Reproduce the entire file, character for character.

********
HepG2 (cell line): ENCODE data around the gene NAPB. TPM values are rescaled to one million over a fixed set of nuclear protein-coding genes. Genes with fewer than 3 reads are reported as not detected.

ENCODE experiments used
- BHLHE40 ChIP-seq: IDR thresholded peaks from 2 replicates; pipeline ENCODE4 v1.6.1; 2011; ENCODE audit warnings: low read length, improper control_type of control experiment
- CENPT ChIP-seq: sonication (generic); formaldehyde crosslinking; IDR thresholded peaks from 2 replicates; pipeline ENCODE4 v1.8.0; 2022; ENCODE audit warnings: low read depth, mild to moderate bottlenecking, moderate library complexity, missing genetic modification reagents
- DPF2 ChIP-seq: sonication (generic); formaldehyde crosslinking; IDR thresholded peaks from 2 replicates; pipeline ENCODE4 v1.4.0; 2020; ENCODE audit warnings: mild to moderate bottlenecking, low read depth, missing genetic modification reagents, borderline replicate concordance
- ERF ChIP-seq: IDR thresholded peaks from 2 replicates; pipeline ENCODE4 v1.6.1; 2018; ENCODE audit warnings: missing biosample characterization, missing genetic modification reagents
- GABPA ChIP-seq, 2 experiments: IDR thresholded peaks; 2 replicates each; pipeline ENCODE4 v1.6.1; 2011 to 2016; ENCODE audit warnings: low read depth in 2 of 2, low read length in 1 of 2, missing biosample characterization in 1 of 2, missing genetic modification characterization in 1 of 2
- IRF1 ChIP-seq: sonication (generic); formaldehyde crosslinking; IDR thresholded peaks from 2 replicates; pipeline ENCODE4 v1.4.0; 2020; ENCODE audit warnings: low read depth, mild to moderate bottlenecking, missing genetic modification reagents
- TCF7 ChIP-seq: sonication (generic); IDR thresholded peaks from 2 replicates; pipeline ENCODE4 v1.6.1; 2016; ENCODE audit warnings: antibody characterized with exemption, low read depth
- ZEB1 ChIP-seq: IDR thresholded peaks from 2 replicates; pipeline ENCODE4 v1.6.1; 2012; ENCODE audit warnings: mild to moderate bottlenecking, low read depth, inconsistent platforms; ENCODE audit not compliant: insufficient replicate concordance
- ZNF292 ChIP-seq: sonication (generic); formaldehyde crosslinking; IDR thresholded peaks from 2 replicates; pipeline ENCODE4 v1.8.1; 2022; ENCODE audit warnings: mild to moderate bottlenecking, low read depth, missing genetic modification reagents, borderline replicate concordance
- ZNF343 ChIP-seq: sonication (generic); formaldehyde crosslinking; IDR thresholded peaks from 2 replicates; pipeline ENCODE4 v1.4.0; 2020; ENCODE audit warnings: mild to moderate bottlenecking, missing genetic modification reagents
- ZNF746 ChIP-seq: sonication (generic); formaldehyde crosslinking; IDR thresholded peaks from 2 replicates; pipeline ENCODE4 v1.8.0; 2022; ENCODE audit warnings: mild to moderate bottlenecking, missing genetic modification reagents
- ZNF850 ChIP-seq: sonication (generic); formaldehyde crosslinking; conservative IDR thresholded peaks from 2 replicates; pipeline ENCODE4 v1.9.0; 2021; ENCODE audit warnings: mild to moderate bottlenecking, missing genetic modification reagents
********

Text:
HepG2 (cell line): ENCODE data around the gene NAPB. TPM values are rescaled to one million over a fixed set of nuclear protein-coding genes. Genes with fewer than 3 reads are reported as not detected.

ENCODE experiments used
- BHLHE40 ChIP-seq: IDR thresholded peaks from 2 replicates; pipeline ENCODE4 v1.6.1; 2011; ENCODE audit warnings: low read length, improper control_type of control experiment
- CENPT ChIP-seq: sonication (generic); formaldehyde crosslinking; IDR thresholded peaks from 2 replicates; pipeline ENCODE4 v1.8.0; 2022; ENCODE audit warnings: low read depth, mild to moderate bottlenecking, moderate library complexity, missing genetic modification reagents
- DPF2 ChIP-seq: sonication (generic); formaldehyde crosslinking; IDR thresholded peaks from 2 replicates; pipeline ENCODE4 v1.4.0; 2020; ENCODE audit warnings: mild to moderate bottlenecking, low read depth, missing genetic modification reagents, borderline replicate concordance
- ERF ChIP-seq: IDR thresholded peaks from 2 replicates; pipeline ENCODE4 v1.6.1; 2018; ENCODE audit warnings: missing biosample characterization, missing genetic modification reagents
- GABPA ChIP-seq, 2 experiments: IDR thresholded peaks; 2 replicates each; pipeline ENCODE4 v1.6.1; 2011 to 2016; ENCODE audit warnings: low read depth in 2 of 2, low read length in 1 of 2, missing biosample characterization in 1 of 2, missing genetic modification characterization in 1 of 2
- IRF1 ChIP-seq: sonication (generic); formaldehyde crosslinking; IDR thresholded peaks from 2 replicates; pipeline ENCODE4 v1.4.0; 2020; ENCODE audit warnings: low read depth, mild to moderate bottlenecking, missing genetic modification reagents
- TCF7 ChIP-seq: sonication (generic); IDR thresholded peaks from 2 replicates; pipeline ENCODE4 v1.6.1; 2016; ENCODE audit warnings: antibody characterized with exemption, low read depth
- ZEB1 ChIP-seq: IDR thresholded peaks from 2 replicates; pipeline ENCODE4 v1.6.1; 2012; ENCODE audit warnings: mild to moderate bottlenecking, low read depth, inconsistent platforms; ENCODE audit not compliant: insufficient replicate concordance
- ZNF292 ChIP-seq: sonication (generic); formaldehyde crosslinking; IDR thresholded peaks from 2 replicates; pipeline ENCODE4 v1.8.1; 2022; ENCODE audit warnings: mild to moderate bottlenecking, low read depth, missing genetic modification reagents, borderline replicate concordance
- ZNF343 ChIP-seq: sonication (generic); formaldehyde crosslinking; IDR thresholded peaks from 2 replicates; pipeline ENCODE4 v1.4.0; 2020; ENCODE audit warnings: mild to moderate bottlenecking, missing genetic modification reagents
- ZNF746 ChIP-seq: sonication (generic); formaldehyde crosslinking; IDR thresholded peaks from 2 replicates; pipeline ENCODE4 v1.8.0; 2022; ENCODE audit warnings: mild to moderate bottlenecking, missing genetic modification reagents
- ZNF850 ChIP-seq: sonication (generic); formaldehyde crosslinking; conservative IDR thresholded peaks from 2 replicates; pipeline ENCODE4 v1.9.0; 2021; ENCODE audit warnings: mild to moderate bottlenecking, missing genetic modification reagents